The teen years are full of fun and excitement. But, from changes to their bodies to new relationships and the pressures of learning to be more independent, there are lots of things teens may be grappling with too. Here are some of the more common issues, with advice on what to do if you’re worried about them.
School and exams
Your teen might be worried about school work and exams. Our page on helping your teen with their learning has advice that can help reassure them.
The friends we make in our teens can last a lifetime – but friendships can sometimes be difficult at this age too. Let your teen to know they can always talk to you about what’s going on in their life. Often small things, like being left out of a social occasion or having their messages ignored, can seem massively important when you're a teen. So don’t dismiss their feelings, even if they seem a bit out of proportion to you.
Be sympathetic, and help them understand that arguments don’t have to mean the end of a friendship. YoungScot has some good advice for teens on making – and keeping – friends.
Struggling to make friends
If your teen is struggling to make friends, YoungScot has tips to help them. The YoungMinds website also has useful tips to help young people cope with social anxiety with friends or new people. You can help them by working out some conversation starters together and practising small talk – you could even try a bit of role playing!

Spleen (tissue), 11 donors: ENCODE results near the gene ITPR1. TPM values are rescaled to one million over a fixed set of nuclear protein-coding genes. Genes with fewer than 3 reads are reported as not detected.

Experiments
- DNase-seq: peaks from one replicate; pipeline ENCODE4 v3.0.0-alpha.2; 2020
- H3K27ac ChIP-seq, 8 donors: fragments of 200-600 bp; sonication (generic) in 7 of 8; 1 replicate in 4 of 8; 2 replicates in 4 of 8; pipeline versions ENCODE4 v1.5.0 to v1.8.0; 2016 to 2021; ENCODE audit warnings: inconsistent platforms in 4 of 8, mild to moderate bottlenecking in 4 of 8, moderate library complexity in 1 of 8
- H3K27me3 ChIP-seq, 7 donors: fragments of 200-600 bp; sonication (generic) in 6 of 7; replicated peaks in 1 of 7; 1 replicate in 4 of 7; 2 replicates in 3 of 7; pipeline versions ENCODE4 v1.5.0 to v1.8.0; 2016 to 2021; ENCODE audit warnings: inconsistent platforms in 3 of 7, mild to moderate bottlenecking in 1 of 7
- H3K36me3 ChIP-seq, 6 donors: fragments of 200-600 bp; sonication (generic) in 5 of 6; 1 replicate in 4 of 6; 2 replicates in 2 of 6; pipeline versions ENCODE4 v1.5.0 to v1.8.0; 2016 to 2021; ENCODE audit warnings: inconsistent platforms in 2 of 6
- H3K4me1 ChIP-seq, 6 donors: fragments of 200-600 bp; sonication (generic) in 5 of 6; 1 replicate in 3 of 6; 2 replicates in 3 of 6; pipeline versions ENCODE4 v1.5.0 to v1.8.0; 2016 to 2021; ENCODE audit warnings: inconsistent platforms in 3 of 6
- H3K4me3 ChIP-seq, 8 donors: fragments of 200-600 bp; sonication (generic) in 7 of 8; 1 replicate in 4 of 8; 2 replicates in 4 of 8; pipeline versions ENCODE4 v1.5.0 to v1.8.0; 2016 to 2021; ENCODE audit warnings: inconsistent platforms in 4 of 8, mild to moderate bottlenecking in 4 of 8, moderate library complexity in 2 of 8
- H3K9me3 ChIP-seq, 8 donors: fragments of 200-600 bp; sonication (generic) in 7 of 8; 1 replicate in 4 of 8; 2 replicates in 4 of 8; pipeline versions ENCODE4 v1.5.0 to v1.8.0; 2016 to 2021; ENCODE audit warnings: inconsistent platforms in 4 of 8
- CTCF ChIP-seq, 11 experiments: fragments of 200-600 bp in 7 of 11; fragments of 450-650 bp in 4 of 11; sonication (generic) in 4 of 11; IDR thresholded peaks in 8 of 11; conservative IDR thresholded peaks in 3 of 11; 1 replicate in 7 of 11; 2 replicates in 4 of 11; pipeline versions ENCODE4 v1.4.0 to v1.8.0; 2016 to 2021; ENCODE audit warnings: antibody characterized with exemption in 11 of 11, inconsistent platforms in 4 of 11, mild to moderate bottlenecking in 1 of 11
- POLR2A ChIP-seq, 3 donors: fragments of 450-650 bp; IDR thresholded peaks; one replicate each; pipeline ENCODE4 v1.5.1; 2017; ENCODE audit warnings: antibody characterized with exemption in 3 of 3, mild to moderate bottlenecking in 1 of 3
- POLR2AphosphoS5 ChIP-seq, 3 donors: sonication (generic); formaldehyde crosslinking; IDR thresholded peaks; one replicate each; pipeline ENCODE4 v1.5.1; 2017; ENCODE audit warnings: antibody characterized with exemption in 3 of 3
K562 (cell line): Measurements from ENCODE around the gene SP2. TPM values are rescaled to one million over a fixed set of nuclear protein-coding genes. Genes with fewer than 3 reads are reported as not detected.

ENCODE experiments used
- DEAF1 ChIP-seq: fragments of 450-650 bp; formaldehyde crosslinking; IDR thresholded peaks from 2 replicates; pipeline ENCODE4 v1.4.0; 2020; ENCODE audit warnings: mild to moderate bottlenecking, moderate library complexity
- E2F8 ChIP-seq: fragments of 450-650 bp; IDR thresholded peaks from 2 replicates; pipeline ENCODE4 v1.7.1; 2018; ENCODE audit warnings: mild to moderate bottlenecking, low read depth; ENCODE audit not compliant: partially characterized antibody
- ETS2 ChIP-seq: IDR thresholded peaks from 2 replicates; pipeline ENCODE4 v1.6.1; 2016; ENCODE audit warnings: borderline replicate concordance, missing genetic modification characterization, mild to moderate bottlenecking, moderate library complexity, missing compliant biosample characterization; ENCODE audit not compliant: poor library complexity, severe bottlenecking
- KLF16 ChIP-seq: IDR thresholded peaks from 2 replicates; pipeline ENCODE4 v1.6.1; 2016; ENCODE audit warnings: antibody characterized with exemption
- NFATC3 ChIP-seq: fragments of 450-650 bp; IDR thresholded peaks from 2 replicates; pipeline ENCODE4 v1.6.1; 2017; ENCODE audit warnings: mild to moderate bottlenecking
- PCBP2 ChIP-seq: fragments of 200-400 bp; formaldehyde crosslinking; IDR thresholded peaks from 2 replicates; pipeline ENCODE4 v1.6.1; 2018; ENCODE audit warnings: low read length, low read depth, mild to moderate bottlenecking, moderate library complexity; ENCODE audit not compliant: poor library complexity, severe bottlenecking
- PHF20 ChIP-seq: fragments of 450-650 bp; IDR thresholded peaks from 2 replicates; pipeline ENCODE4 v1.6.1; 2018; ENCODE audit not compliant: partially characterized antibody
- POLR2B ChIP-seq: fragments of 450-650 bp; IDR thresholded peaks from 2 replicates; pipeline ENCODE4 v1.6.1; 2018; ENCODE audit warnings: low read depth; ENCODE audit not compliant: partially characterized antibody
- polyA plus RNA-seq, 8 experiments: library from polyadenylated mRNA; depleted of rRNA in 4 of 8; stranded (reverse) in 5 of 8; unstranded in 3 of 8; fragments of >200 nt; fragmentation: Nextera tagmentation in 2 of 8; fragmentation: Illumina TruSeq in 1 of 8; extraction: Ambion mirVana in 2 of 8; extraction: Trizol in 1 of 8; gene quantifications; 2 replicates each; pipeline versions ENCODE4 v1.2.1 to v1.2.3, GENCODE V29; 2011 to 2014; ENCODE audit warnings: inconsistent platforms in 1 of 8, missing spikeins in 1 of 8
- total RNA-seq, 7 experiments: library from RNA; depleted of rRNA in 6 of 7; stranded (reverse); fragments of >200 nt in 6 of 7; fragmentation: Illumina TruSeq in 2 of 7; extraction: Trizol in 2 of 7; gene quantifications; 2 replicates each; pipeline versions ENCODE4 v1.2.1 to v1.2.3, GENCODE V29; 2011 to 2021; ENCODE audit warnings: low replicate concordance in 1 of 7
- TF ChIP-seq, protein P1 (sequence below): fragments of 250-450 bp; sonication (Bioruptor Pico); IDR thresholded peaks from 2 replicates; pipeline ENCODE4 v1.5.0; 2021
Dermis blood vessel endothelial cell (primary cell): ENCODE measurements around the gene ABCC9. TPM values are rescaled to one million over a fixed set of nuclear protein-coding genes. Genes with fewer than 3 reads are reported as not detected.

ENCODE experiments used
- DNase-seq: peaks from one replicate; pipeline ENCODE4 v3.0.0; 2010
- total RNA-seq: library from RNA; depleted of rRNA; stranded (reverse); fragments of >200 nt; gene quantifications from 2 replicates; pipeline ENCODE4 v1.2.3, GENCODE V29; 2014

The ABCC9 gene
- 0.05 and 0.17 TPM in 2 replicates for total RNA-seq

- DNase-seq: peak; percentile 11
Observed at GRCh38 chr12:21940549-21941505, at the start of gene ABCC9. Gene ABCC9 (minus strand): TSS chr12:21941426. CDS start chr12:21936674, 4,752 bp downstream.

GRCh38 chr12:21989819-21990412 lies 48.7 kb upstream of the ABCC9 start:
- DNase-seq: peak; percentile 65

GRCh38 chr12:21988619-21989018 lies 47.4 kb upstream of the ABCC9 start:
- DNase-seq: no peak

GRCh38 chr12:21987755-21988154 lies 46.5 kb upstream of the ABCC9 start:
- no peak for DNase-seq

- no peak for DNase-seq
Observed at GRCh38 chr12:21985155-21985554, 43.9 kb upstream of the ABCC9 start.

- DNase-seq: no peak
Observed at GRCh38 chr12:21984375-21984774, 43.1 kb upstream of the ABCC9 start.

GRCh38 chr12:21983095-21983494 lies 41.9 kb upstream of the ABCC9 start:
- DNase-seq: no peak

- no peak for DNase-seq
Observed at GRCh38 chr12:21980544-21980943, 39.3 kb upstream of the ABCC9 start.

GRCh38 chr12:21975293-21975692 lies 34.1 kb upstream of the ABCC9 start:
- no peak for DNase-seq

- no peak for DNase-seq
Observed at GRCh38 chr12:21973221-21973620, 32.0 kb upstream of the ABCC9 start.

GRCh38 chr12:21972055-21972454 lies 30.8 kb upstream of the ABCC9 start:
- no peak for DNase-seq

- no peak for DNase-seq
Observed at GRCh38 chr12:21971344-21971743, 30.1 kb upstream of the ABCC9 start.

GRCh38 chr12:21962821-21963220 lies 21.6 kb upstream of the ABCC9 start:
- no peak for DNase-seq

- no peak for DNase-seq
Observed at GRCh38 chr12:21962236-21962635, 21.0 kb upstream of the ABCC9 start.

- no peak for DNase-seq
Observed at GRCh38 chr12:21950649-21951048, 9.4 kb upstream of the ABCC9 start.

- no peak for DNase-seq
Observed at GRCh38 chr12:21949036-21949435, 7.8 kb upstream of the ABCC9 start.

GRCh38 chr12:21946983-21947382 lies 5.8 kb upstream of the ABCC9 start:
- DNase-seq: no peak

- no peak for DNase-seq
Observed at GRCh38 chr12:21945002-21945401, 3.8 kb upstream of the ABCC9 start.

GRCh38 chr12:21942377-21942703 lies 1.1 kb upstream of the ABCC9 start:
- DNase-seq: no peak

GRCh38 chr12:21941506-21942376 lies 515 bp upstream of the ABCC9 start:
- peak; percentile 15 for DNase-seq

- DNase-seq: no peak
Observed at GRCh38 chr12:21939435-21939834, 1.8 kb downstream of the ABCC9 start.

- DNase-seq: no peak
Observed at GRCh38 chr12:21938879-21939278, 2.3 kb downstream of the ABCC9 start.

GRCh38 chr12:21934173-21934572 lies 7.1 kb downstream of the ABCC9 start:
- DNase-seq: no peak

Romantic relationships and sex
As your teen grows up, they might start forming romantic relationships and may start exploring their sexuality. This is only natural – but it can be a concerning time for you. Talking about sex may feel uncomfortable and embarrassing, but the more you talk about it, the less awkward it will feel. The more open and honest you are with your teen, the more they’ll be able to make informed, sensible choices. And the more likely your teen will feel comfortable about their own sexuality and go on to form healthy, happy relationships. Children First have good info on talking to teens about sex. There is also helpful advice on the NSPCC website about talking to your teen about healthy relationships and sex.
No matter what your teen’s relationship is with someone, they should be treated with kindness and respect. That’s Not OK from YoungScot helps young people learn how to spot the signs that something isn't right and say 'That's Not OK'.